Archaeological dig hopes to uncover rare Roman artefacts

Stv News

A nice little video on the site.

An archaeological dig at Cramond in the north of Edinburgh is hoping to uncover rare Roman artefacts and help solve some of the mysteries of the fort which once stood there.  Local people have been helping excavate the area, which has already produced one of Scotland’s most important finds. 

Uncovering centuries of history, volunteers are hoping to shed light on the Roman settlement at Cramond, have already made some significant discoveries. 

For the volunteers wielding trowels, the Cramond dig offers a rare chance to experience history first hand. One said: “It’s been really interesting.  We have quite a few trenches, and we’ve been looking at the different floor levels.”

Another added: “This is my second dig, and the first one where we have found structures and artefacts and finds of my own, so it’s been really brilliant.” 

The excavations  at Cramond have already uncovered a wealth of Roman artefacts, from coins and pottery to glass and metalwork and in 1997, Cramond also provided one of the most important single archaeological finds in Scotland. 

A fantastically well preserved statue of a lioness was discovered in the mud at the mouth of the River Almond, and because they were often made in pairs, the speculation ever since is that there could be another close by.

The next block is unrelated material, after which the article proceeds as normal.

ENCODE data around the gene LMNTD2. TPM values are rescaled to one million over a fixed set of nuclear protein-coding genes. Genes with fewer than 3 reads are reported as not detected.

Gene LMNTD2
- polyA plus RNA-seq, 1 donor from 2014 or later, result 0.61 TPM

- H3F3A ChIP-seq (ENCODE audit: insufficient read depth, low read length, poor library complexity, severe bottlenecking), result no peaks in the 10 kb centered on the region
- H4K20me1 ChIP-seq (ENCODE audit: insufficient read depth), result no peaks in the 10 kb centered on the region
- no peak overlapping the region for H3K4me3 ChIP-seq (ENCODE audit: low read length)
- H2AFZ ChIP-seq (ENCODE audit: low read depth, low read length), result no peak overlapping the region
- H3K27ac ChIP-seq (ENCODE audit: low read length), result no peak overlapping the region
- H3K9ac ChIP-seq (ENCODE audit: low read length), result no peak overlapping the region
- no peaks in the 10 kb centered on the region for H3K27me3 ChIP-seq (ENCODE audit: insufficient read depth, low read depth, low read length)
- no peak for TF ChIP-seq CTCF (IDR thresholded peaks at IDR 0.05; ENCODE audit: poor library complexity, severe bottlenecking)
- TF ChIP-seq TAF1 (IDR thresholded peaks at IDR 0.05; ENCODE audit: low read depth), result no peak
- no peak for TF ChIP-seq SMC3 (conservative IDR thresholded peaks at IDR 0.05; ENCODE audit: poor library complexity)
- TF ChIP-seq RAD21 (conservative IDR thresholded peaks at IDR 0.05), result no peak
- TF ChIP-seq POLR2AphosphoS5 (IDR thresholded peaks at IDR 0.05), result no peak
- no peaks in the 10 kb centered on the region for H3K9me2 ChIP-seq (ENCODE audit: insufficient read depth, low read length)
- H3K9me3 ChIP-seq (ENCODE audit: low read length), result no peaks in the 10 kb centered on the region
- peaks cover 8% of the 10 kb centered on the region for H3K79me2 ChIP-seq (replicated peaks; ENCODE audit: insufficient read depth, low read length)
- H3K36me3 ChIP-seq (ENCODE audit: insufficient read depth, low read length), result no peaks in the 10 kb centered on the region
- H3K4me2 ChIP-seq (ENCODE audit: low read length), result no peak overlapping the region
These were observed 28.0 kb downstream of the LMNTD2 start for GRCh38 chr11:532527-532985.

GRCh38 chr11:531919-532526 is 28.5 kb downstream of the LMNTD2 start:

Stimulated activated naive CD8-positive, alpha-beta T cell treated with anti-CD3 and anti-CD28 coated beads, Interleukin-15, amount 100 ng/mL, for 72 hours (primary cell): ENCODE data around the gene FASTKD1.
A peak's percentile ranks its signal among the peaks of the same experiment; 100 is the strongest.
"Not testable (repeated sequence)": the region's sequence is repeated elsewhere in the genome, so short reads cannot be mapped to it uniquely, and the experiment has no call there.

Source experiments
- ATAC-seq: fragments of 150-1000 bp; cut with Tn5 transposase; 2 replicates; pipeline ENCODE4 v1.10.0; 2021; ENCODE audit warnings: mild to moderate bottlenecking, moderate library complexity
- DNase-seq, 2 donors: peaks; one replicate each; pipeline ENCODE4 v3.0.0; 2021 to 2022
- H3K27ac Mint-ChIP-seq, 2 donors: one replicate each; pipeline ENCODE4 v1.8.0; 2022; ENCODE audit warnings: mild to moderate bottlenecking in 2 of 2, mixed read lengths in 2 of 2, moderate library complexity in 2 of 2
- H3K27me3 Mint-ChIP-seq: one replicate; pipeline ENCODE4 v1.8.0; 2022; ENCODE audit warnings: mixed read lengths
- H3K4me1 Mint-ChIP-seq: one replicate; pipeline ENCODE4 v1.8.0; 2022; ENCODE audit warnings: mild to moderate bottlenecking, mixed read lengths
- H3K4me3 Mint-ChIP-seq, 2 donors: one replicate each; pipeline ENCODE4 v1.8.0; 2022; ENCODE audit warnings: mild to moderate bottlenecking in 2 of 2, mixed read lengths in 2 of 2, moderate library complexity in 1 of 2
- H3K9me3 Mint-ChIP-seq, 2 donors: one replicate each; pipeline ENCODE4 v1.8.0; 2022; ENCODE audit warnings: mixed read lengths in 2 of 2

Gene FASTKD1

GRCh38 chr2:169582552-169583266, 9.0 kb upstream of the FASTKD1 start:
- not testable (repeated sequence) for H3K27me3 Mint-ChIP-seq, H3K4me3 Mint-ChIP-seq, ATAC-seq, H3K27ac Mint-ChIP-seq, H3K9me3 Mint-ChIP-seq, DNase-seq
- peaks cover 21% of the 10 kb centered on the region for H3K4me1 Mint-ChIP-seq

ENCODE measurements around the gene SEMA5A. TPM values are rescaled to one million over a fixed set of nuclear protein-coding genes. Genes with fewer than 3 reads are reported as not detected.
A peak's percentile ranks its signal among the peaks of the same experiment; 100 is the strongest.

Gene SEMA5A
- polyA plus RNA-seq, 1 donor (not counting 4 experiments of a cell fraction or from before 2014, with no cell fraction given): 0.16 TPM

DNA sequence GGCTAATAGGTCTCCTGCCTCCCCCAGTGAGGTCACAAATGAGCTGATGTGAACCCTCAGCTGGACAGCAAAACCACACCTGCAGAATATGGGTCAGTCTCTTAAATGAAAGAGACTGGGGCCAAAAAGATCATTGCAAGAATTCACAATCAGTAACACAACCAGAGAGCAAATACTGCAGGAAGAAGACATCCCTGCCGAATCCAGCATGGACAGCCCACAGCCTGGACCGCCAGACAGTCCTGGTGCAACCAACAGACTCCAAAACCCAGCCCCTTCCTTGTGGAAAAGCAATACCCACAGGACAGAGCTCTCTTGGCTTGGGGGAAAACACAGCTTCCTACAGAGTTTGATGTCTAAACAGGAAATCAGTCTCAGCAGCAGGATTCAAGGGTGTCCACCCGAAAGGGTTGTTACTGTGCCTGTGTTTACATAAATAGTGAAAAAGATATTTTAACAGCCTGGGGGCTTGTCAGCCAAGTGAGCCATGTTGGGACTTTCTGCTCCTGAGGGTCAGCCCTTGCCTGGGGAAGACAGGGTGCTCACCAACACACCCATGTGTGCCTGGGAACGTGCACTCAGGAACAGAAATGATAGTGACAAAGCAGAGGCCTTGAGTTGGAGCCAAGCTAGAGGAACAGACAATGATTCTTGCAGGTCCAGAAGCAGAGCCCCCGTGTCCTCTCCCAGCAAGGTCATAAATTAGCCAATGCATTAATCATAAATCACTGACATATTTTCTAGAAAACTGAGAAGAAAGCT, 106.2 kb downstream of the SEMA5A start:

John Lawson, archaeologist at Edinburgh City Council, said: “Well we can only hope!  I think the Lioness was a once in a lifetime discovery – I actually worked on that dig and I would love to find another one, but there is so much else waiting to be discovered here as well.”

This weekend, the public are being invited to view the Cramond dig for themselves.

He can keep the Roman ring he bought on eBay

I’m rather glad about this. I bought a ring that the shopkeeper claimed was Roman many years ago – perhaps I won’t go to jail after all.

A man yesterday won the right to keep a Roman ring bought on
internet auction site eBay – after a coroner ruled it wasn’t treasure.

Jewellery fanatic Tim Ramsay, 35, paid £10 for the silver ring dating back 2,000 years in 2006.

took it into the Royal Albert Memorial Museum in Exeter but experts
seized it. They claimed hidden objects belonged to the Crown under
Saxon Law.

But coroner Ian Arrow yesterday told a Torquay
hearing that the ring, worth £50, wasn’t buried treasure as “it was
purchased and not found”. Afterwards Mr Ramsay, of Teignmouth, Devon,
said: “I’m willing to donate it to the museum.”

Welcome to the new JACT administrator

The new JACT
Administrator is Ms Robyn Wheatley. Welcome to you, Robyn. We look forward to working with you.